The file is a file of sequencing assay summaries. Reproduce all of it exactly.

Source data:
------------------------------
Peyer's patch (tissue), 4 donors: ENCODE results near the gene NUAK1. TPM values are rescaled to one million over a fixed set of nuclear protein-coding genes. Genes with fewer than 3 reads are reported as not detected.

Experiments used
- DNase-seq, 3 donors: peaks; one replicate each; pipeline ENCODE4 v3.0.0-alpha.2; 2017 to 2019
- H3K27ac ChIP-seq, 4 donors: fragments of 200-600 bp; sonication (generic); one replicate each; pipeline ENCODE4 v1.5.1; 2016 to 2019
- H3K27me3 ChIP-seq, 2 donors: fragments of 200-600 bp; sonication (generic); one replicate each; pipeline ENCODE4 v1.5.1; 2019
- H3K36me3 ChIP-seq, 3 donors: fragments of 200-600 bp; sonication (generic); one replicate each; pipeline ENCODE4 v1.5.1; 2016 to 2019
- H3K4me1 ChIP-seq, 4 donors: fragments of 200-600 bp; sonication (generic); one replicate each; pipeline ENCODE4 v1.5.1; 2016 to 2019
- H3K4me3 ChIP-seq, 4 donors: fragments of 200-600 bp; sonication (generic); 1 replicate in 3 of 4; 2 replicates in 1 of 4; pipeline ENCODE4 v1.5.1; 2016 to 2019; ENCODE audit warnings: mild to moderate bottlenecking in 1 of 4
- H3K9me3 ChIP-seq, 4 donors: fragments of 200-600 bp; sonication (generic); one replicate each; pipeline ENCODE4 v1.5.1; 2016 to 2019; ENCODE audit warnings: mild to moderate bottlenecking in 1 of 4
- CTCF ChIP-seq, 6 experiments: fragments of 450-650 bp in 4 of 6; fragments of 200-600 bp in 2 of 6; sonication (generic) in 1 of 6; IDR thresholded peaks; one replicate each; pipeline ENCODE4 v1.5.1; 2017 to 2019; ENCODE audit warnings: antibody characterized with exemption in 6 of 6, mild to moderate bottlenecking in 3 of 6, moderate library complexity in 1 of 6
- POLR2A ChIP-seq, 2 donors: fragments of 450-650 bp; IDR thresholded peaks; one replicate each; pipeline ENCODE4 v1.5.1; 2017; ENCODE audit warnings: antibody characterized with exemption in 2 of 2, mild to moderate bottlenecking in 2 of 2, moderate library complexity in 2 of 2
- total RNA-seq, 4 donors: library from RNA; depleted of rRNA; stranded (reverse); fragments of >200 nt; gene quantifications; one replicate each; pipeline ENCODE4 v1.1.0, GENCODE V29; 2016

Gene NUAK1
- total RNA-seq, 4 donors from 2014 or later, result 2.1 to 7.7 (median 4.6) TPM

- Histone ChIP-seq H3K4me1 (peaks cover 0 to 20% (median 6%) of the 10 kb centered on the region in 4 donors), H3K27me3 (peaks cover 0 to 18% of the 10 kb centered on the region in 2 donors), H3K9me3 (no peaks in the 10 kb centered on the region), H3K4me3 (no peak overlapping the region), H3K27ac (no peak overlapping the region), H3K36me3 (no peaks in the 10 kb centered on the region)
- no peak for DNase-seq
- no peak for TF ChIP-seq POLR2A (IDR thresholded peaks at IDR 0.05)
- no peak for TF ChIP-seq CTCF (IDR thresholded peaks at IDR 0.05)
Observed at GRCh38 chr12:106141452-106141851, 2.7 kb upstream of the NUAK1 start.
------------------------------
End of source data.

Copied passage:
Peyer's patch (tissue), 4 donors: ENCODE results near the gene NUAK1. TPM values are rescaled to one million over a fixed set of nuclear protein-coding genes. Genes with fewer than 3 reads are reported as not detected.

Experiments used
- DNase-seq, 3 donors: peaks; one replicate each; pipeline ENCODE4 v3.0.0-alpha.2; 2017 to 2019
- H3K27ac ChIP-seq, 4 donors: fragments of 200-600 bp; sonication (generic); one replicate each; pipeline ENCODE4 v1.5.1; 2016 to 2019
- H3K27me3 ChIP-seq, 2 donors: fragments of 200-600 bp; sonication (generic); one replicate each; pipeline ENCODE4 v1.5.1; 2019
- H3K36me3 ChIP-seq, 3 donors: fragments of 200-600 bp; sonication (generic); one replicate each; pipeline ENCODE4 v1.5.1; 2016 to 2019
- H3K4me1 ChIP-seq, 4 donors: fragments of 200-600 bp; sonication (generic); one replicate each; pipeline ENCODE4 v1.5.1; 2016 to 2019
- H3K4me3 ChIP-seq, 4 donors: fragments of 200-600 bp; sonication (generic); 1 replicate in 3 of 4; 2 replicates in 1 of 4; pipeline ENCODE4 v1.5.1; 2016 to 2019; ENCODE audit warnings: mild to moderate bottlenecking in 1 of 4
- H3K9me3 ChIP-seq, 4 donors: fragments of 200-600 bp; sonication (generic); one replicate each; pipeline ENCODE4 v1.5.1; 2016 to 2019; ENCODE audit warnings: mild to moderate bottlenecking in 1 of 4
- CTCF ChIP-seq, 6 experiments: fragments of 450-650 bp in 4 of 6; fragments of 200-600 bp in 2 of 6; sonication (generic) in 1 of 6; IDR thresholded peaks; one replicate each; pipeline ENCODE4 v1.5.1; 2017 to 2019; ENCODE audit warnings: antibody characterized with exemption in 6 of 6, mild to moderate bottlenecking in 3 of 6, moderate library complexity in 1 of 6
- POLR2A ChIP-seq, 2 donors: fragments of 450-650 bp; IDR thresholded peaks; one replicate each; pipeline ENCODE4 v1.5.1; 2017; ENCODE audit warnings: antibody characterized with exemption in 2 of 2, mild to moderate bottlenecking in 2 of 2, moderate library complexity in 2 of 2
- total RNA-seq, 4 donors: library from RNA; depleted of rRNA; stranded (reverse); fragments of >200 nt; gene quantifications; one replicate each; pipeline ENCODE4 v1.1.0, GENCODE V29; 2016

Gene NUAK1
- total RNA-seq, 4 donors from 2014 or later, result 2.1 to 7.7 (median 4.6) TPM

- Histone ChIP-seq H3K4me1 (peaks cover 0 to 20% (median 6%) of the 10 kb centered on the region in 4 donors), H3K27me3 (peaks cover 0 to 18% of the 10 kb centered on the region in 2 donors), H3K9me3 (no peaks in the 10 kb centered on the region), H3K4me3 (no peak overlapping the region), H3K27ac (no peak overlapping the region), H3K36me3 (no peaks in the 10 kb centered on the region)
- no peak for DNase-seq
- no peak for TF ChIP-seq POLR2A (IDR thresholded peaks at IDR 0.05)
- no peak for TF ChIP-seq CTCF (IDR thresholded peaks at IDR 0.05)
Observed at GRCh38 chr12:106141452-106141851, 2.7 kb upstream of the NUAK1 start.